But, don't forget that your old furnace has a steady state eff. of 80%, so you can't say that it only gave you 60,000btus of heat, it does 80,000 btus out when the burner runs for an hour continous.

    If you want a safety factor, get an 80,000 2 stage 90+.



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  7. #7
    Join Date
    Sep 2004
    Posts
    654
    Originally posted by RoBoTeq
    I would personally rather go light then heavy on the heat. The worst case scenario is that you may get a little chilly the very few times the temps reach near zero.

    A properly sized furnace to keep your home at 72º on a 0º day is basically oversized on any day over 0º.

    Tell the HO that on very cold days they'll need sweaters on in their house to stay warm, and they'll throw you out ASAP. Come on, put the bigger furnace in and enjoy 100% comfort regardless of outside temperature. Just amagine if one of the grandparents end up living there and the house can't keep warm. The cost of the marginally bigger furnace is peanuts compared to ripping out the small furnace later on. A too small a furnace won't live long either if it never shuts off.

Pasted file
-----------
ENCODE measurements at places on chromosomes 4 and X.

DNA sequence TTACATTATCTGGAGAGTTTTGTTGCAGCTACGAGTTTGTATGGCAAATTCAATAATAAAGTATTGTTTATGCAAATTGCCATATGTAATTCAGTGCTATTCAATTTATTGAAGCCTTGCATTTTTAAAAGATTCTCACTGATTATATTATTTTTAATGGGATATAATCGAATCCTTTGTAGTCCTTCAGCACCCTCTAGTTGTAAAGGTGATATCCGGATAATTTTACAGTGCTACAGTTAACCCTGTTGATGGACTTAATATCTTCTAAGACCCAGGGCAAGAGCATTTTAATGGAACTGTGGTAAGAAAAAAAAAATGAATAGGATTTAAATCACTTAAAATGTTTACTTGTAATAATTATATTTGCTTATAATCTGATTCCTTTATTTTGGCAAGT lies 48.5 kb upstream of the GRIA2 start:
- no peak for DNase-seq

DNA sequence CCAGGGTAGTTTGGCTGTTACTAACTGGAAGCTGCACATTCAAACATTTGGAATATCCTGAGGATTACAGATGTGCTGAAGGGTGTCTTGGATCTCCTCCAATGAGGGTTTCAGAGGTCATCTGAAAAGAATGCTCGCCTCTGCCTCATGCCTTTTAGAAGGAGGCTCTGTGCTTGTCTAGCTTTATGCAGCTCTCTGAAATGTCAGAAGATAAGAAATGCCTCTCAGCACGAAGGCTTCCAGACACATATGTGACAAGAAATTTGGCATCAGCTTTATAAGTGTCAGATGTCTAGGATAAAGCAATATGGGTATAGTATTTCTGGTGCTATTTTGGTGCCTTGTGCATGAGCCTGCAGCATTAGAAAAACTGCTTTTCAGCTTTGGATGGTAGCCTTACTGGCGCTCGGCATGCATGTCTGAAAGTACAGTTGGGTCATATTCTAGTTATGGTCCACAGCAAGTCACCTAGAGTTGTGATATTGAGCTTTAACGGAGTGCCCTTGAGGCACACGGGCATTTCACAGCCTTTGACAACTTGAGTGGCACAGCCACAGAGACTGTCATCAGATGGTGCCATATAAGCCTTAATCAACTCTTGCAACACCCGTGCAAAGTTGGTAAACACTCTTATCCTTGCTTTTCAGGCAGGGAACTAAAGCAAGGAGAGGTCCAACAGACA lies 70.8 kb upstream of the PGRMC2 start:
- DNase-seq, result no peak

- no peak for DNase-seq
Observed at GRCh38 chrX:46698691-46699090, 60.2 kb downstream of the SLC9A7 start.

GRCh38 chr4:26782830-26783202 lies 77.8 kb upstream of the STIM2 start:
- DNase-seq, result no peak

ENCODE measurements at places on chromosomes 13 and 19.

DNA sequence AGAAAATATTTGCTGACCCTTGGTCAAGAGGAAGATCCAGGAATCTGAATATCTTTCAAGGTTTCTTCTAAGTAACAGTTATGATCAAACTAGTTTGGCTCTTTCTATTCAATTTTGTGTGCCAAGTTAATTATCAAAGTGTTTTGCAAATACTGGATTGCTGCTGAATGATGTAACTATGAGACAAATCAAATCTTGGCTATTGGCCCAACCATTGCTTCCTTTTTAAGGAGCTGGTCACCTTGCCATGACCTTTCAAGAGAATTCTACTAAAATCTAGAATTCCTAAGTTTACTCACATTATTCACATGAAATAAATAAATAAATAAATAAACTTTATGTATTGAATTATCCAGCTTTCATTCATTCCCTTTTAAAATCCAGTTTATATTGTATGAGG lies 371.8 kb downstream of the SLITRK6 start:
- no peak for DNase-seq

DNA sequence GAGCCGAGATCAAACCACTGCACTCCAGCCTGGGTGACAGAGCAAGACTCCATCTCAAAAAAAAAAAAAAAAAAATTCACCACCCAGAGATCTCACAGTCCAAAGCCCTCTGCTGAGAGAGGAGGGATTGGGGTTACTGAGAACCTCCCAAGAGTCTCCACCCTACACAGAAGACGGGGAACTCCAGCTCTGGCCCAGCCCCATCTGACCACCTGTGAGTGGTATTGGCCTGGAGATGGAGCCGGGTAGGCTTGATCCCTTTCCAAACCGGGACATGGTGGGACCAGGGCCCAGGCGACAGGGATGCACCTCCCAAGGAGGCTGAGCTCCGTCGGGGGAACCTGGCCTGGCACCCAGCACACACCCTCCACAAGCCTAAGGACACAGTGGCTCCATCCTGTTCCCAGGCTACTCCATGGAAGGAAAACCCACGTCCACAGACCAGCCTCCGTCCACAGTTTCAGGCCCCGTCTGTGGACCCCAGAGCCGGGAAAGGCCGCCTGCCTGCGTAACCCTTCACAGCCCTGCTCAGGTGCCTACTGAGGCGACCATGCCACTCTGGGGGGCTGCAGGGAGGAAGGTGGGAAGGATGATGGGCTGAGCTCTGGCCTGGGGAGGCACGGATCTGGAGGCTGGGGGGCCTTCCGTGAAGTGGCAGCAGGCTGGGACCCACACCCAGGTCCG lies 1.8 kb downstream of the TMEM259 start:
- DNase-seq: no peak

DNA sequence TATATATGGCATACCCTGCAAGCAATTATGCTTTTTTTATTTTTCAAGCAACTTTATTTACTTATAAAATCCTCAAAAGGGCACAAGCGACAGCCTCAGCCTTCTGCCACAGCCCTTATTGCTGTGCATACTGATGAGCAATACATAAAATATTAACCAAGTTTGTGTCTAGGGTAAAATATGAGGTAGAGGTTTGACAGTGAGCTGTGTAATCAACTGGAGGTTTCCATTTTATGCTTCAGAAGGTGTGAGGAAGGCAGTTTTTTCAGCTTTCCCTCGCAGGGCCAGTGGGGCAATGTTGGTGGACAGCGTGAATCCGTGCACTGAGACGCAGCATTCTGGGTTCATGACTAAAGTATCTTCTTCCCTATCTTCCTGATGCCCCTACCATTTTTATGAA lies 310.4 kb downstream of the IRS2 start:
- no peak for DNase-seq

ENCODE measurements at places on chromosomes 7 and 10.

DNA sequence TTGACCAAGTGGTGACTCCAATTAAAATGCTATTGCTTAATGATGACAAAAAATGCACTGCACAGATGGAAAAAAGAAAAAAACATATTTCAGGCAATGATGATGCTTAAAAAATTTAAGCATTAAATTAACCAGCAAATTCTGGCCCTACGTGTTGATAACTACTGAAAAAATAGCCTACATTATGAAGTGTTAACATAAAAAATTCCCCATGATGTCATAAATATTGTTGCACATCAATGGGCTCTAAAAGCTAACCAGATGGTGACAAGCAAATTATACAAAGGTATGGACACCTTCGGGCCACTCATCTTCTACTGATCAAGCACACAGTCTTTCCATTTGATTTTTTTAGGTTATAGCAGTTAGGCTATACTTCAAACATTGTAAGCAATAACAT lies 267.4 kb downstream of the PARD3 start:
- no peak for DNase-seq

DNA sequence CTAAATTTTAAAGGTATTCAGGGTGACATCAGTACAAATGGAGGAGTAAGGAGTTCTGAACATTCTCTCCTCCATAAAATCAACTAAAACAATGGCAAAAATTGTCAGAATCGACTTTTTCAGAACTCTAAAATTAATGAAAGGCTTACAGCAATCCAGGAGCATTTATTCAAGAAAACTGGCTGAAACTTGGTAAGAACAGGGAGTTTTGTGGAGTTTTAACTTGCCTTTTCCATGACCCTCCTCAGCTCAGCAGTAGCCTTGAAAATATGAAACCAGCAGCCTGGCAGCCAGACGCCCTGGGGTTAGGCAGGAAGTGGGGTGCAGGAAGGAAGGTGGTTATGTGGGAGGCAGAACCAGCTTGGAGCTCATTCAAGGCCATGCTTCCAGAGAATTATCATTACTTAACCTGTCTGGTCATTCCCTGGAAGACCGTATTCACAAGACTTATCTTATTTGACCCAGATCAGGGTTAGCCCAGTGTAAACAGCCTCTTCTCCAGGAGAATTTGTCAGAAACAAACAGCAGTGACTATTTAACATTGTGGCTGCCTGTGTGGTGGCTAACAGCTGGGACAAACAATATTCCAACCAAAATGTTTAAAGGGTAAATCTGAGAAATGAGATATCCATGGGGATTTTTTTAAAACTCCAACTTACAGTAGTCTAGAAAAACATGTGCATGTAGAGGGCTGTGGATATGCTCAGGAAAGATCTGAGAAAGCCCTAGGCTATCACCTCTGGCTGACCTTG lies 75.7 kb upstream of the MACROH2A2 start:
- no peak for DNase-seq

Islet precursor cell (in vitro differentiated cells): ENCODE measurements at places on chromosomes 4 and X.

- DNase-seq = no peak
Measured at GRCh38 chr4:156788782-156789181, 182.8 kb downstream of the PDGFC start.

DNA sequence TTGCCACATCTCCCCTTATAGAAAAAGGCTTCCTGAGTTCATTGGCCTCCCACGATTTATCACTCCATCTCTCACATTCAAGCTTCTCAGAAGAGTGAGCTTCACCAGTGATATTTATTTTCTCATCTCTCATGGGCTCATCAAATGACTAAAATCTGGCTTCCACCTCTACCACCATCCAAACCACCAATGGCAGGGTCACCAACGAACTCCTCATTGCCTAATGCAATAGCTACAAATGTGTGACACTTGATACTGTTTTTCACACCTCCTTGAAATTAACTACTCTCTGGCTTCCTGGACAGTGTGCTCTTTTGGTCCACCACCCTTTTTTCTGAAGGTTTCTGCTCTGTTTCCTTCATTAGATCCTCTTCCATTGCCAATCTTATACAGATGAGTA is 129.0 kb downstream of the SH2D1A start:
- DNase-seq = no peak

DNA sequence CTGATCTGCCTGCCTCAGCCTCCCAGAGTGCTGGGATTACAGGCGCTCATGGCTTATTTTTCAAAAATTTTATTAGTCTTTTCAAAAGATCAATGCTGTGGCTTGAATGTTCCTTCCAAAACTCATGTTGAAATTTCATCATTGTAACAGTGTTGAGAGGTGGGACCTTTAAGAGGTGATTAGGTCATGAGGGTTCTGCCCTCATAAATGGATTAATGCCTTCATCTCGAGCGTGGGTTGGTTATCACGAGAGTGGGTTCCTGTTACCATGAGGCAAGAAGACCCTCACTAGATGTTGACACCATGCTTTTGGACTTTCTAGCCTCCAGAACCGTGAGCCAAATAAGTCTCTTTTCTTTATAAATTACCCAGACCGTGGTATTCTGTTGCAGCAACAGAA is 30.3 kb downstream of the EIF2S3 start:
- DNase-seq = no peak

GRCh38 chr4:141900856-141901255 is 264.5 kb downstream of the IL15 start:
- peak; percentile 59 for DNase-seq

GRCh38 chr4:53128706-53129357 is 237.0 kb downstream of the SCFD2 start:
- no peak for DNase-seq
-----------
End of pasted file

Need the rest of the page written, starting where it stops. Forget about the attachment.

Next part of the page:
8. #8
    Join Date
    Nov 2002
    Location
    Lisle,Illinois
    Posts
    526

    Cool

    Have you considered the Rheem/Ruud variable output 90plus furnaces?Or that other manufacturers offer other outputs,like 75K.
    Ethics are as important as education.

  9. #9
    Join Date
    May 2002
    Location
    MEDIA PA
    Posts
    1,381
    To put your mind at ease Get a @ stage system. That way if the ice age returns you are covered. Usually a 2 stage will give you 48k low and 8ok high good luck